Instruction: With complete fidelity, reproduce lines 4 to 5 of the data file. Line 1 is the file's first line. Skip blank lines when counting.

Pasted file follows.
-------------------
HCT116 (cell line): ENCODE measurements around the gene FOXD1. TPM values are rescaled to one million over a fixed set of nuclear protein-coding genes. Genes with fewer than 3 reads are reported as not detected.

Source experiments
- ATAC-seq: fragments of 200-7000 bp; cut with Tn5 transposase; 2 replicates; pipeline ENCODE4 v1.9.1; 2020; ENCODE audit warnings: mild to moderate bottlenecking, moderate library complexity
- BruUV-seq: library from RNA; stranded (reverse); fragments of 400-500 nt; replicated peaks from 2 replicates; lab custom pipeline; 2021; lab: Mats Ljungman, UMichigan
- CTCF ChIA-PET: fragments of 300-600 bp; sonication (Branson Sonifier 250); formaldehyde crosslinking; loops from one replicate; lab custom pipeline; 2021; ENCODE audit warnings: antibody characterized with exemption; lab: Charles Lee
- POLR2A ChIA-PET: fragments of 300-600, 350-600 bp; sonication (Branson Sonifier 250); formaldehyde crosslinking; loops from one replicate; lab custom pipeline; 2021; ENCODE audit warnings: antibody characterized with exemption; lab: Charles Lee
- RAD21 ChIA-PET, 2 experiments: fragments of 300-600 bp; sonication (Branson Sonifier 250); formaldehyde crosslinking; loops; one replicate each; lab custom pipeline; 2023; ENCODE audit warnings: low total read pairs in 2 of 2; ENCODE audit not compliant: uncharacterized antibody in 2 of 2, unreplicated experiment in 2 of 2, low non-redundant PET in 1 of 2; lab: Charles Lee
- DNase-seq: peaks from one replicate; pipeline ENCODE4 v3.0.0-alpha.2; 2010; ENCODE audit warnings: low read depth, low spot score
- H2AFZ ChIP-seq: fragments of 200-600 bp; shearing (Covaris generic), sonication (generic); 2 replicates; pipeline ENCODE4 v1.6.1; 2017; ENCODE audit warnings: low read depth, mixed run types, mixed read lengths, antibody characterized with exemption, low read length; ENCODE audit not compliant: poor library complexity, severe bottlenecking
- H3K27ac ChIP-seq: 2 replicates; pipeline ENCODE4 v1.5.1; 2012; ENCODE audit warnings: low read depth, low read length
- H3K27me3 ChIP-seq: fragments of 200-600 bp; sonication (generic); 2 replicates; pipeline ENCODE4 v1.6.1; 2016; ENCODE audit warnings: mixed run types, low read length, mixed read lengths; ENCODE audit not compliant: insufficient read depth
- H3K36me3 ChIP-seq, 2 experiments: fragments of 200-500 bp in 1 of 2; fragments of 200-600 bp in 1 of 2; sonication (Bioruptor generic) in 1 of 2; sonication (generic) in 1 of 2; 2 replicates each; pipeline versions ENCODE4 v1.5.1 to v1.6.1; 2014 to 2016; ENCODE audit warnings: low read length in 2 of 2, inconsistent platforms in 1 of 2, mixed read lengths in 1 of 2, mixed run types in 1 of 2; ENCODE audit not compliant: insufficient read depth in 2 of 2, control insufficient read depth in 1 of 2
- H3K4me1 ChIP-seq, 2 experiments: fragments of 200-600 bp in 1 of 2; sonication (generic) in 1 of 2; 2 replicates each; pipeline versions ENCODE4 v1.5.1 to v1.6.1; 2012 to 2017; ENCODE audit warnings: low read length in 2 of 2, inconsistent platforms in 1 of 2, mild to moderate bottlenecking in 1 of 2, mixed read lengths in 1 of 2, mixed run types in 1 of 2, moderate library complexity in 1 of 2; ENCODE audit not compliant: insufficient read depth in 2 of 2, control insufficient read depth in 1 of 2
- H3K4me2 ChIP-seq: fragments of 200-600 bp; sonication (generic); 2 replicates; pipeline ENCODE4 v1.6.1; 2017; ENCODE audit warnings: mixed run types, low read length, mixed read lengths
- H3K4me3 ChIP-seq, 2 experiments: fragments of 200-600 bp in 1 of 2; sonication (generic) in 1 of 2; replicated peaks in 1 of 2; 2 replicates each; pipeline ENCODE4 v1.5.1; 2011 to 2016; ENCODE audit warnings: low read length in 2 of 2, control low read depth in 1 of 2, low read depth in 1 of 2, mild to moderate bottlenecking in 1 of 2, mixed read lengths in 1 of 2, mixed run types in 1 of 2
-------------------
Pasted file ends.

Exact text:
- BruUV-seq: library from RNA; stranded (reverse); fragments of 400-500 nt; replicated peaks from 2 replicates; lab custom pipeline; 2021; lab: Mats Ljungman, UMichigan
- CTCF ChIA-PET: fragments of 300-600 bp; sonication (Branson Sonifier 250); formaldehyde crosslinking; loops from one replicate; lab custom pipeline; 2021; ENCODE audit warnings: antibody characterized with exemption; lab: Charles Lee